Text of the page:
Red States and Blue States, USA

Our final map is specifed by the following URL: http://chart.apis.google.com/chart?chs=350x200&cht=t&chtm=usa&chco=ffffff,0000ff,cccccc,ff0000&chld=ALAKAZARCACOCTDEFLGAHIIDILINIAKSKYLAMEMDMAMIMNMSMOMTNENVNHNJNMNYNCNDOHOKORPARISCSDTNTXUTVTVAWAWVWIWY&chd=s:99teAtAAttA9A9O9eeAAAAA9et9eOAOA99e9AAA99e99A9AeA9

This URL is quite similar to the one used in the previous section (there are no new parameters), but with additional data and extra color. Let's examine some of the changes:

  1. I removed the chf parameter. Since there's now so much color on the map, I felt the presence of a light blue background color for water elements was distracting.
  2. The chco parameter has received an additional color, instead of ffffff,ffffff,ff0000 it's now ffffff,0000ff,cccccc,ff0000. The default color is still ffffff (white), but it's no longer a white to red gradient, but a 0000ff (blue) to cccccc (light grey) to ff0000 (red) gradient.
  3. The chld parameter now contains all of the US state codes: ALAKAZARCACOCTDEFLGAHIIDILINIAKSKYLAMEMDMAMIMNMSMOMTNENVNHNJNMNYNCNDOHOKORPARISCSDTNTXUTVTVAWAWVWIWY
  4. The chd parameter has been set to s:99teAtAAttA9A9O9eeAAAAA9et9eOAOA99e9AAA99e99A9AeA9, which is our data in Google's simple encoding. There are 50 values in our chd parameter, which correspond to the 50 state codes in our chld parameter. The color of the states depends on the chco parameter: in simple encoding, A = 0, which will render on our map as blue, O = 15 (which will render pale blue) e = 30 (light gray), t = 45 (pale red), and 9 = 61 (red).

Some observations

Bjørn Sandvik2 writes:

So far, I find the mapping feature of Google Chart API more suitable for "country highlighting" than for thematic mapping. The maximum size for maps (440 by 220 pixels) is too restrictive, as a world map needs more detail. I also miss a map legend, so the map reader can spot which colours represent high/low values.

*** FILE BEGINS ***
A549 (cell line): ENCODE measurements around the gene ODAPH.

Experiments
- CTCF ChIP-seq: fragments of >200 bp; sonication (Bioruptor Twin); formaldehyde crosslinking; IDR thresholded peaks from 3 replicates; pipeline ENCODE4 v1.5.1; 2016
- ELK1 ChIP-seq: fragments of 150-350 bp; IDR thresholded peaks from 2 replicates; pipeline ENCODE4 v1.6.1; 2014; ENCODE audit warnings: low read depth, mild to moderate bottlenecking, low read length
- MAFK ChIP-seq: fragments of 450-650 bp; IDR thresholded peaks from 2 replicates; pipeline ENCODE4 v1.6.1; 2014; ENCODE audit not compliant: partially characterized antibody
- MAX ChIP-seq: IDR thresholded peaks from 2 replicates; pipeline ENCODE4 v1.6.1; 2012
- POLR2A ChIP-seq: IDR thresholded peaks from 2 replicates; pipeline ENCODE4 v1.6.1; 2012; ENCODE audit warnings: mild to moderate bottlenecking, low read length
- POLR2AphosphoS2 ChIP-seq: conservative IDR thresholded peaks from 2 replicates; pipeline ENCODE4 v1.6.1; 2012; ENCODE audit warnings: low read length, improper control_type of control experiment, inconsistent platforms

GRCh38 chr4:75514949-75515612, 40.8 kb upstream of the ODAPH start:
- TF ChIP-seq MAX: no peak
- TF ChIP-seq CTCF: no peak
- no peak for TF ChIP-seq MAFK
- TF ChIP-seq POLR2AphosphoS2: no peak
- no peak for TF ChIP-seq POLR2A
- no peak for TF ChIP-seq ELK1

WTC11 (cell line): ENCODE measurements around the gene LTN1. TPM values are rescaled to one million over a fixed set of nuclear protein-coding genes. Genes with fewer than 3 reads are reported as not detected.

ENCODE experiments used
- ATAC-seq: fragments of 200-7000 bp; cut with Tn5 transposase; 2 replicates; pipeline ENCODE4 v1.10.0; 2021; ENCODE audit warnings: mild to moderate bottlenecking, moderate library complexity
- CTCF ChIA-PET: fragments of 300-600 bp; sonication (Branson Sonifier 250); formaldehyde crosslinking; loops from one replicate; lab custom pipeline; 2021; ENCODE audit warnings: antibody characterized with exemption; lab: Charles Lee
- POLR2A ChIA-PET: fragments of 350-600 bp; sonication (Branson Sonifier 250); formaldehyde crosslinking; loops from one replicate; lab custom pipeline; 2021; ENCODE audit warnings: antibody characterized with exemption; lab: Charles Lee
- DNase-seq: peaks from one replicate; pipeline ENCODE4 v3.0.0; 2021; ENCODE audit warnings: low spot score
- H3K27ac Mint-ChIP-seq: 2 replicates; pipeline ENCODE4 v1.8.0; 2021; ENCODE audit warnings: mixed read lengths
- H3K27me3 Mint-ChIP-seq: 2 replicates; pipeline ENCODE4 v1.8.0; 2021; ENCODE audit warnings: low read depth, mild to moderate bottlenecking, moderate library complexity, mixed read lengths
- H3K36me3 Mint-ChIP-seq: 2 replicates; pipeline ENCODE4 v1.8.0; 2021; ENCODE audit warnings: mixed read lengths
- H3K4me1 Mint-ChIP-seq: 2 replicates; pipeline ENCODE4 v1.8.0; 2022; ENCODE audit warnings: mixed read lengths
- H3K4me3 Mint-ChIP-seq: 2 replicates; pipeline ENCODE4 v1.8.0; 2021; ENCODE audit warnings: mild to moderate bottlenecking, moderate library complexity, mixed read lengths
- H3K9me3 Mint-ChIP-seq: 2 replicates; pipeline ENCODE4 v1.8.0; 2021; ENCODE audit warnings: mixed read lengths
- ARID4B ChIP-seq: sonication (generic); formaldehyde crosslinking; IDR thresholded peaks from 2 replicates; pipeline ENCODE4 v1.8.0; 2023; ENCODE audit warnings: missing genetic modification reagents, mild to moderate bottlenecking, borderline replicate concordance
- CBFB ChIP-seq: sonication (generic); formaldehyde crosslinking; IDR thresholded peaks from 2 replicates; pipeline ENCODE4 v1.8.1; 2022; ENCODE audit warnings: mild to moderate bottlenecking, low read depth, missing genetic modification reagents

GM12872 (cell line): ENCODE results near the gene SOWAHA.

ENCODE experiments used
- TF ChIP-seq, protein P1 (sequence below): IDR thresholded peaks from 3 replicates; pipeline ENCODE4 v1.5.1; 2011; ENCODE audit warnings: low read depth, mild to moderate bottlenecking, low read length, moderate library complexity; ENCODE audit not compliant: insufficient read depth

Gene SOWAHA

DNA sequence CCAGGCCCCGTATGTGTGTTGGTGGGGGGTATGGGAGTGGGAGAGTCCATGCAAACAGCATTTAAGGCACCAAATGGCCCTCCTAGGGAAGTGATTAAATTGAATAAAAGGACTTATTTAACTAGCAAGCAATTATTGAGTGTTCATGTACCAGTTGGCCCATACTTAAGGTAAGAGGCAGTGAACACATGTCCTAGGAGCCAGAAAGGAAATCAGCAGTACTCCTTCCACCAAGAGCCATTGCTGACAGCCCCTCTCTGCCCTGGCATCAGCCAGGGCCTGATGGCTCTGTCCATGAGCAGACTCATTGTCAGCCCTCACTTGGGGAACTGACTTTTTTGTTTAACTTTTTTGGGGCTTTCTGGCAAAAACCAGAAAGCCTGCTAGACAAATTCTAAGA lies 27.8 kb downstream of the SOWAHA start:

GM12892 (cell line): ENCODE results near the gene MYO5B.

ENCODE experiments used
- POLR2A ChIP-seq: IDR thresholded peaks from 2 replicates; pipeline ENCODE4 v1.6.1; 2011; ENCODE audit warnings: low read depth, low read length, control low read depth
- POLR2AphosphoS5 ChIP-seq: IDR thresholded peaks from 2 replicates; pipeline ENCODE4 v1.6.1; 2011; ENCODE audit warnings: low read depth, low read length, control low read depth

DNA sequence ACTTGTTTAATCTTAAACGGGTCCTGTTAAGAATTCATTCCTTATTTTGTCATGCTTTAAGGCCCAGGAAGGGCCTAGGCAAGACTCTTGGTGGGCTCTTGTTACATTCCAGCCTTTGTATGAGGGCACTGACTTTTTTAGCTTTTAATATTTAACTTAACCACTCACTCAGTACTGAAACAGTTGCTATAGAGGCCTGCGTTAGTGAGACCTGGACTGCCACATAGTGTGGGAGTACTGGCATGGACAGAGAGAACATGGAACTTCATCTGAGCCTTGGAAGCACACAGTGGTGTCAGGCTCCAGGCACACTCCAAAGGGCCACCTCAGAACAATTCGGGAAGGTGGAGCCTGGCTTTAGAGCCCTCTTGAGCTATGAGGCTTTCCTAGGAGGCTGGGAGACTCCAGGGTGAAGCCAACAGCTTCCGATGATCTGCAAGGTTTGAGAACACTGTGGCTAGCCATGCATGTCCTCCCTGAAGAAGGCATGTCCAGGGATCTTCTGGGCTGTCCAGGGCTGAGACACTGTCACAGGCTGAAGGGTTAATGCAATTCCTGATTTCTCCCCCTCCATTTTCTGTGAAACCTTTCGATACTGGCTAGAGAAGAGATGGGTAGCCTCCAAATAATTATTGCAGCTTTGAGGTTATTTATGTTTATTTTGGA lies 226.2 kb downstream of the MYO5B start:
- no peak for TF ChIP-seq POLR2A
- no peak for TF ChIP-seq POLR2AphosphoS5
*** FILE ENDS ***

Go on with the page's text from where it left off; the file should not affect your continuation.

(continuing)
I agree with Bjørn that the lack of an API-generated legend is problematic, though one could be constructed via HTML adjacent to the chart. I also feel that maximum map size is adequate for a US map, though the quality leaves something to be desired (compare to the Wikipedia red state/blue state map).

Sources

  1. Developer's Guide—Google Charts API
  2. Thematic Mapping Blog

Red state/blue state data from Wikipedia

Published by: jeffreybarke in The Programming Mechanism

Comments

Kaitlin Duck Sherwood
June 6, 2008 at 11:51 pm

Nice tutorial!

FYI, I have a service that creates KML thematic maps (that can then be overlaid on Google Maps) at
http://maps.webfoot.com/mapeteria

It’s not better than using the Charts API, it’s different.

Also, if you want to make a map of slightly different areas (e.g. counties of Maine, as someone I corresponded with this morning did), I’ve open-sourced the code, so you could extend it for arbitrary polygons. (You do have to have/create a KML file with the polygons you are interested in coloring, however.)

Comments are closed.

Kaitlin Duck Sherwood
June 6, 2008 at 11:51 pm

Nice tutorial!

FYI, I have a service that creates KML thematic maps (that can then be overlaid on Google Maps) at
http://maps.webfoot.com/mapeteria

It’s not better than using the Charts API, it’s different.

Also, if you want to make a map of slightly different areas (e.g. counties of Maine, as someone I corresponded with this morning did), I’ve open-sourced the code, so you could extend it for arbitrary polygons. (You do have to have/create a KML file with the polygons you are interested in coloring, however.)

Comments are closed.

cabotine
October 3, 2008 at 11:55 am

Do you know where to find imagemaps for the maps of the google chart api (the continents)

Comments are closed.

cabotine
October 3, 2008 at 11:55 am

Do you know where to find imagemaps for the maps of the google chart api (the continents)

Comments are closed.